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Bar Man, by Jeff Hoyle, July 28, 2017

HMS Hampshire memorial on Orkney, by Norma Chapman
HMS Hampshire memorial on Orkney, by Norma Chapman

One of the first things that you notice on Orkney is the sheer age of many of the archaeological sites.

The intricate Neolithic chambered cairn at Maeshowe was probably constructed almost 5000 years ago, and 4,000 years later it was broken into by Vikings who left runic graffiti all over the stones.

Nearby is the ring of Brodgar and the Standing Stones of Steness, just two of the hundreds of sites over the islands, predating the pyramids by maybe 1,000 years.

It’s not just ruins that date from prehistoric times. There is a type of barley called bere which is still grown commercially here. This six-row grain is adapted to a short growing season and will be ready for harvest in about 90 days.

Most of the 5-15 acre crop is milled at the Barony Water Mill, which as well as being a summer attraction, spends the winter as a working mil.

It is destined for bread, biscuits, bannocks and home brew, but some of the output finds its way to a nearby Orkney brewery, where it is made into an ale called Bere.

At least I think it does. I visited a pub in Kirkwall called Helgi’s and ordered a pint after seeing it on a hand pump at the bar. As the barman pulled it, he announced that the barrel was finished, but I could have the pint for free if it was OK. It was, and I did. It was different to a usual bitter and not unpleasant, but any further attempts at research, specifically the type of hops used has met with a blank as neither of the island breweries list it on their web pages.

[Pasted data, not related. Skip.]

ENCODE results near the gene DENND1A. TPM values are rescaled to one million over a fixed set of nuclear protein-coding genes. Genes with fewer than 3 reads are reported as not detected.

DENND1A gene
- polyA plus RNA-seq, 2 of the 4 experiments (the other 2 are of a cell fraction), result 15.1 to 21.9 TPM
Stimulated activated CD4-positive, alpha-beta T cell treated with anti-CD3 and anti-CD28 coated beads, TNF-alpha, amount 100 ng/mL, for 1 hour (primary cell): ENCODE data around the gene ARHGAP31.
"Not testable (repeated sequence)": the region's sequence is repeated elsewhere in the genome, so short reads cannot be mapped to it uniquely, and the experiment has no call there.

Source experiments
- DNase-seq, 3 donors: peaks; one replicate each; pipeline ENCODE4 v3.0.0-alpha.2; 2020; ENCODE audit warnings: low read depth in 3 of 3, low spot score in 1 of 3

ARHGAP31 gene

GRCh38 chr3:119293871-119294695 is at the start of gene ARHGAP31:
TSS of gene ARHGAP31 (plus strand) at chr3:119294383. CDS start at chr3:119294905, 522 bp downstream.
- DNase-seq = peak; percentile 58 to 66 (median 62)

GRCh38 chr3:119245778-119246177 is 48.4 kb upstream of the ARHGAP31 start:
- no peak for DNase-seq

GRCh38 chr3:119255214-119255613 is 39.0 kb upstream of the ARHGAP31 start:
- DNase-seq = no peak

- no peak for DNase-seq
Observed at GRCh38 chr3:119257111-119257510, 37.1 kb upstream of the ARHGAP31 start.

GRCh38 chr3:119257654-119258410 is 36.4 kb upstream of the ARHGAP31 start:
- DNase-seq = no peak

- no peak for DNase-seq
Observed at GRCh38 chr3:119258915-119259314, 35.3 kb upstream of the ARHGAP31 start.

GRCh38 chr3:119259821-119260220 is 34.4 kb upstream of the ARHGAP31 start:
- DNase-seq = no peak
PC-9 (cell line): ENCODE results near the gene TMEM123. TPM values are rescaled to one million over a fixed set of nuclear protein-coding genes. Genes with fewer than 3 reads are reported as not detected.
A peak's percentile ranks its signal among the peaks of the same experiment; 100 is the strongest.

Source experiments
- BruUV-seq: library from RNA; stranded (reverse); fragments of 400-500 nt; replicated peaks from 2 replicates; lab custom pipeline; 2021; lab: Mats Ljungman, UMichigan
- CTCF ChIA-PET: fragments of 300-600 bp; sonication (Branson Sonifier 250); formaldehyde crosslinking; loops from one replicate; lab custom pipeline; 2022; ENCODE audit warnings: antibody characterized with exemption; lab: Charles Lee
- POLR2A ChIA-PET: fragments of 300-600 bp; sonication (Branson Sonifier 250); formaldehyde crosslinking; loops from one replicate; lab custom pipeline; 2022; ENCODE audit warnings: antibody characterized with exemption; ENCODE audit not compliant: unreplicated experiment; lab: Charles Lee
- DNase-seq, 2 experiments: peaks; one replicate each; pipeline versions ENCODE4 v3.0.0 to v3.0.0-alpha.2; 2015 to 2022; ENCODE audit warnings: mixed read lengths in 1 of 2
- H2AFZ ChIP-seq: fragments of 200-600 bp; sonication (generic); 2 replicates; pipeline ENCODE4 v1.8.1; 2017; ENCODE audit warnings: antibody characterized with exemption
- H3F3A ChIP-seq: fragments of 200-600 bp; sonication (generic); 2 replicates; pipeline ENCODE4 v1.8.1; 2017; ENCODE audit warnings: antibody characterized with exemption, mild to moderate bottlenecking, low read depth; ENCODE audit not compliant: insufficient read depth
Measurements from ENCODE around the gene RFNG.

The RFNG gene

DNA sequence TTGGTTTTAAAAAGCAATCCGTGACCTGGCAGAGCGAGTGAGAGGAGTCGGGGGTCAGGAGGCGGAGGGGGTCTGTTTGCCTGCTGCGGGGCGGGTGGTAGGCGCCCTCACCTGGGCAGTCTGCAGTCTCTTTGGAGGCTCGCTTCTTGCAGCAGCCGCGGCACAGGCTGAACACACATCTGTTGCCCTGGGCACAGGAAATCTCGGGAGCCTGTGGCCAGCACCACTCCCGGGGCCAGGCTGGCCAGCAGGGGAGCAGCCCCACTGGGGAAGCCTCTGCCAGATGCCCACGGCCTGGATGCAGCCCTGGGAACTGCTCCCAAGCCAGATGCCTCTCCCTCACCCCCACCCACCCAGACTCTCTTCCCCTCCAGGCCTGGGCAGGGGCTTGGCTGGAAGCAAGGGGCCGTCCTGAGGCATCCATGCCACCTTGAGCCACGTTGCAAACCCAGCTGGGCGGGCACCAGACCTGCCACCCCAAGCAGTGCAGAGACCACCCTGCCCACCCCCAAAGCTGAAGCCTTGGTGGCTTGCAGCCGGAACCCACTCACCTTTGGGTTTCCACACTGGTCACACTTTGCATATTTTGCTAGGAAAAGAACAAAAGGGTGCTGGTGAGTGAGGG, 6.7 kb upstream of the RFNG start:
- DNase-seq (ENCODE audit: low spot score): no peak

It is not all ancient history on Orkney. During both the first and second world war, Scapa Flow in the middle of the islands was the home of the British fleet, and the scene of the sinking of the Royal Oak, hit by a torpedo from a German U-Boat that penetrated the defences.

Many people think that the first war ended in 1918, but that was the date of the armistice, or cease fire.

At this time, the German fleet was interned at Scapa Flow, still crewed by German sailors. The peace negotiations dragged on through 1919, and it seemed that in June they would break down. A four-day extension was agreed, but the message did not reach Orkney, and the 74 strong German fleet was scuttled by their crew on June 21st.

Not surprisingly, Scapa Flow lends its name to the most readily available beer found on the Islands. Whilst the Bar Wife was in the craft centre searching out work from the Harray Potter, I was exploring some of the pubs. Scapa Special seemed to be on every bar, and despite its questionable advertising which claims that it goes down better than the German Fleet, it soon became a firm favourite of mine, perhaps because in the Good Beer Guide it is described as a typical Lancashire-style bitter, and as such a bit more hoppy than the typical Scottish beer.

Last year we made a trip to Shetland, and this year Orkney. If you only go once, which one should you choose? For beer, it is definitely Orkney with every almost every pub offering cask ale, and some classic places to drink such as Robertson’s Coffeehoose and Bar, a converted coal merchants. For a feeling of remoteness and being at the end of the world, Shetland. Maybe next year we will try the Hebrides.


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